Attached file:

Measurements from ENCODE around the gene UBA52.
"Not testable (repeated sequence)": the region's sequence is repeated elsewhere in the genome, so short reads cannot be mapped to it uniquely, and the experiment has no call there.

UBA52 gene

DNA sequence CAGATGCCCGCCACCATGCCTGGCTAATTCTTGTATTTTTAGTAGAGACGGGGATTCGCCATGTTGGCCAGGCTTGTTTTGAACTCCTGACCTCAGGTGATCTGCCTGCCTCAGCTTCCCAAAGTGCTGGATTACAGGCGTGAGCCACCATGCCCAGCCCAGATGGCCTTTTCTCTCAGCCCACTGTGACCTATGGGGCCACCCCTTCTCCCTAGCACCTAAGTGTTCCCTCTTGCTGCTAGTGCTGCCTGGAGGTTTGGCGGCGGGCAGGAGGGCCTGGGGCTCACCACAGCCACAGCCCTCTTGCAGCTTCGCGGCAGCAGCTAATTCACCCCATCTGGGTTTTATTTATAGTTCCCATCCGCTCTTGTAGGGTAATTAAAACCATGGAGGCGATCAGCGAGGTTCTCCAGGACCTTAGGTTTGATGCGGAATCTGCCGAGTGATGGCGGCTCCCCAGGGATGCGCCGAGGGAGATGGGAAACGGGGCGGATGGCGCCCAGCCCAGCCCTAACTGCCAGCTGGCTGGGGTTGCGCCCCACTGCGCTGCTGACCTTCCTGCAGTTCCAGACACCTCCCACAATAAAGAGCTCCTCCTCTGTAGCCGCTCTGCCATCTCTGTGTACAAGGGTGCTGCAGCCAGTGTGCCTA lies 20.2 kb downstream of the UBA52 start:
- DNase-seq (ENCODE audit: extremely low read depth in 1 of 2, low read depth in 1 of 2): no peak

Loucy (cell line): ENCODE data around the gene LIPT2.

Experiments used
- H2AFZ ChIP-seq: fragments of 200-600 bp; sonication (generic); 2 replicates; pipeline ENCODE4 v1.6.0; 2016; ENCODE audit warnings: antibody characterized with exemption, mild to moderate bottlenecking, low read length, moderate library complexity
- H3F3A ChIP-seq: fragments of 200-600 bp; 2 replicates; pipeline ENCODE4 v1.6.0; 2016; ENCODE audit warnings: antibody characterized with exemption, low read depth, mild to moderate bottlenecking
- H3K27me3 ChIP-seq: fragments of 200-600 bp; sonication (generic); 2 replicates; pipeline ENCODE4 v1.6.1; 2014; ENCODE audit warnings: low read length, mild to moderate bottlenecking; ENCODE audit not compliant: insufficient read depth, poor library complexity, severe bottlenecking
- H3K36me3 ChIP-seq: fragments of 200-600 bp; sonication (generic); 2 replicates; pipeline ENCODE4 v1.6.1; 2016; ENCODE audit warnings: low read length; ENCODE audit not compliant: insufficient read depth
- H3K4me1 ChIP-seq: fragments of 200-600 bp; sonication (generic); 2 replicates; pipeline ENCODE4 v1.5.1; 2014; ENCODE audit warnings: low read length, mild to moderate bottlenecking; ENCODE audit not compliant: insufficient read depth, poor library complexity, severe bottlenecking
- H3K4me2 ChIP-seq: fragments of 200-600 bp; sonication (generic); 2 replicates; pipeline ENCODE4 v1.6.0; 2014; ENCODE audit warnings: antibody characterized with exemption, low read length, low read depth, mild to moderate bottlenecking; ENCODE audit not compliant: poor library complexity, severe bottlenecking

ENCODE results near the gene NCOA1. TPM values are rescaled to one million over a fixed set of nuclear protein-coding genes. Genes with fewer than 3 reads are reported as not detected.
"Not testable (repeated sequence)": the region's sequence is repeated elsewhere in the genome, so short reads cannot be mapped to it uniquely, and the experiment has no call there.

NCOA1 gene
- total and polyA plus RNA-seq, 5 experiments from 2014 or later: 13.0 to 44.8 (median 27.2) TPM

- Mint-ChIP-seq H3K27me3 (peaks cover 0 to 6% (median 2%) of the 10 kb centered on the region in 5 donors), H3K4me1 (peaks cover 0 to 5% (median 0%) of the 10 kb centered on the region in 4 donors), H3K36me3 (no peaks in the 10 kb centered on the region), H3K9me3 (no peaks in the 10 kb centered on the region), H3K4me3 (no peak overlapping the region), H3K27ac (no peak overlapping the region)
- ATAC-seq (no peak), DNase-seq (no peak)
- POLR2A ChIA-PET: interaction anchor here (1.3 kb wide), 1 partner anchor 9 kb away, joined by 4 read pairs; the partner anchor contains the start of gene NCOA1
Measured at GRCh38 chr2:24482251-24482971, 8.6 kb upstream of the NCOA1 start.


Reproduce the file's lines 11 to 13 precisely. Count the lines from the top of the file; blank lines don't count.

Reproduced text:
- H3K36me3 ChIP-seq: fragments of 200-600 bp; sonication (generic); 2 replicates; pipeline ENCODE4 v1.6.1; 2016; ENCODE audit warnings: low read length; ENCODE audit not compliant: insufficient read depth
- H3K4me1 ChIP-seq: fragments of 200-600 bp; sonication (generic); 2 replicates; pipeline ENCODE4 v1.5.1; 2014; ENCODE audit warnings: low read length, mild to moderate bottlenecking; ENCODE audit not compliant: insufficient read depth, poor library complexity, severe bottlenecking
- H3K4me2 ChIP-seq: fragments of 200-600 bp; sonication (generic); 2 replicates; pipeline ENCODE4 v1.6.0; 2014; ENCODE audit warnings: antibody characterized with exemption, low read length, low read depth, mild to moderate bottlenecking; ENCODE audit not compliant: poor library complexity, severe bottlenecking